Texas' historic drought is, at least, good for one thing: fewer mosquitoes. But according to researchers at UNT Health Science Center in Fort Worth, the mosquitoes that survive could be bigger, meaner and more persistent.
Mosquitoes grow in stagnant water. If there are fewer mosquitoes, there are more nutrients to go around, says Dr. Joon Lee, a medical entomologist who investigates the possibility of West Nile risk in Fort Worth as part of a partnership with the city. That may result in larger mosquitoes -- not moth-sized, but still. "A little bigger is a lot bigger in terms of mosquitoes," Lee tells Unfair Park.
Normal mosquitoes can live up to about 20 days. These stronger mosquitoes could live up to a month. They could also cover more territory. If you find yourself in a battle against them, swatting away, know that they'll be able to last longer.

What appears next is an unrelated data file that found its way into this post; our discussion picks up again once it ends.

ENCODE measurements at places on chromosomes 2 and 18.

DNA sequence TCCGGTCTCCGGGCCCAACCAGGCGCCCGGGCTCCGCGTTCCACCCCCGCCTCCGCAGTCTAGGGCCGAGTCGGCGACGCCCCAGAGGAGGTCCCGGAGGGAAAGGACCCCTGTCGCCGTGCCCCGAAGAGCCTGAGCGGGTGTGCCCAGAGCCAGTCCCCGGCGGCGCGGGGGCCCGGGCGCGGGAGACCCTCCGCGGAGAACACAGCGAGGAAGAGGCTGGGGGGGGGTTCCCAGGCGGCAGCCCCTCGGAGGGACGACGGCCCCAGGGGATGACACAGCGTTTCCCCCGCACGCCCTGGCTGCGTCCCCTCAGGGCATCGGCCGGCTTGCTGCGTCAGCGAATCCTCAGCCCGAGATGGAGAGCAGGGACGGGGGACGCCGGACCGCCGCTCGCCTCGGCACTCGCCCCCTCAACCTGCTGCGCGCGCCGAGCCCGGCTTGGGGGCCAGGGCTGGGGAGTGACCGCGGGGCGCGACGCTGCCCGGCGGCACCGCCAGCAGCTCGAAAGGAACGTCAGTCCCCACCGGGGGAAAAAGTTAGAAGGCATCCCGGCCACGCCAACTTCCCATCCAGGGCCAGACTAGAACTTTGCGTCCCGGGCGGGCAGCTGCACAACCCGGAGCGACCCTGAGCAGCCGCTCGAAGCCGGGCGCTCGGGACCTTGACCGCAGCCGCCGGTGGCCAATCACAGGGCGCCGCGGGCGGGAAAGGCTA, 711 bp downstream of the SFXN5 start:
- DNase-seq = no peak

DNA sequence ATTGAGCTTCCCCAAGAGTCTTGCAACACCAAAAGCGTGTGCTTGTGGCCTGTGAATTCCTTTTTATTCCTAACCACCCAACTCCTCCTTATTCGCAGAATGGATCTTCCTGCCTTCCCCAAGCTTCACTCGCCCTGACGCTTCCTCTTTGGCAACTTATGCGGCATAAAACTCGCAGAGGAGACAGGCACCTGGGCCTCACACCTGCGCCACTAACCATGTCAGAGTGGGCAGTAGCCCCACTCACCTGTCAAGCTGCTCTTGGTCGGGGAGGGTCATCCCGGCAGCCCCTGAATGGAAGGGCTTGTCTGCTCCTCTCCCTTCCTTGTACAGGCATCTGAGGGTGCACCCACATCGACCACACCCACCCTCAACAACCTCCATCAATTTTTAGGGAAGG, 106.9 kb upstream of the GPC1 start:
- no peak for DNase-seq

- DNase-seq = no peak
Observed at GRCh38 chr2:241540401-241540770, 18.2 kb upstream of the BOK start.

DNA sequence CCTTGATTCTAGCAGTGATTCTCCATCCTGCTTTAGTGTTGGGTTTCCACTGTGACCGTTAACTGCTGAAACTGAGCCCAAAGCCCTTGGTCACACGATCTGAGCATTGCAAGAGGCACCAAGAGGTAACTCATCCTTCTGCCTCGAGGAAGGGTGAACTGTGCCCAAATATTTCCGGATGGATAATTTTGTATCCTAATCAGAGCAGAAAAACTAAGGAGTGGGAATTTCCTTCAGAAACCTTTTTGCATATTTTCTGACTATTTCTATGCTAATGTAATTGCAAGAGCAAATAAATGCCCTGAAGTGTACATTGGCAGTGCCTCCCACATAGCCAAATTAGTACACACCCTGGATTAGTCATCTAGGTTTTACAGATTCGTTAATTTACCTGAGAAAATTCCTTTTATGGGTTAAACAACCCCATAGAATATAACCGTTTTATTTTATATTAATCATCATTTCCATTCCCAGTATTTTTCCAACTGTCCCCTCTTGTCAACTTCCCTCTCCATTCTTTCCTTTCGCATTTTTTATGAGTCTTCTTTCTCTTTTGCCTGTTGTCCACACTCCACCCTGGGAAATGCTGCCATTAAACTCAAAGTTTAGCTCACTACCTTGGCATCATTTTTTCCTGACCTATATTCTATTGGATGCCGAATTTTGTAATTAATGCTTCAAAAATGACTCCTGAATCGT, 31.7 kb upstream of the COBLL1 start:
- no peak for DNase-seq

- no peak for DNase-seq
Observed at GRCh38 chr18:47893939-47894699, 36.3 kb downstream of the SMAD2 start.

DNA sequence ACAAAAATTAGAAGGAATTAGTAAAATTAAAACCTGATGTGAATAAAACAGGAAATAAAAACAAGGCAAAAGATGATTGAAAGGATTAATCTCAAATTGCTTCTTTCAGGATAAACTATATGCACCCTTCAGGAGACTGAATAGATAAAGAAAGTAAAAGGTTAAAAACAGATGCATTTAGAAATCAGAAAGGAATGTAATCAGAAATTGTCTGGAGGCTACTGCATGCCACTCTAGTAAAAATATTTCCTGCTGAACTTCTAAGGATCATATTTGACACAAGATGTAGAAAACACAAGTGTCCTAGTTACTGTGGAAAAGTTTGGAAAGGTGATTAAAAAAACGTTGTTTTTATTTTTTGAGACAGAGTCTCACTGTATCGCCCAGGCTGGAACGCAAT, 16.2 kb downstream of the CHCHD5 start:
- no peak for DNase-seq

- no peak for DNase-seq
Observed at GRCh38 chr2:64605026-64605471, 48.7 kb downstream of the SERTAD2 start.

More important, the added strength, longer life expectancy and greater range mean mosquitoes have more time to pass on the West Nile virus, Lee says.
The West Nile virus first reared its head in Texas in 2002, and a state of emergency was declared two summers ago. the Centers for Disease Control and Prevention found that nearly half of all cases in Texas occurred in the four counties around DFW. Trucks, filled with a chemical cocktail, roamed Dallas. Planes, under the cover of night, took off and sprayed the city, probably with little or no effect. Around 400 people were infected, and 20 people died. The CDC estimated the economic cost at about $50 million, based on providing healthcare, mosquito-control resources and spraying.
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The number of people infected (11) and the number of people dead (two, both over the age of 65) dropped dramatically in 2013. This year, according to Dallas County Health and Human Services, there have been three mosquito pools that have tested positive for West Nile virus. No word on whether the mosquitoes lurking there were supersized, but it's good to take caution either way. Send your story tips to the author, Sky Chadde.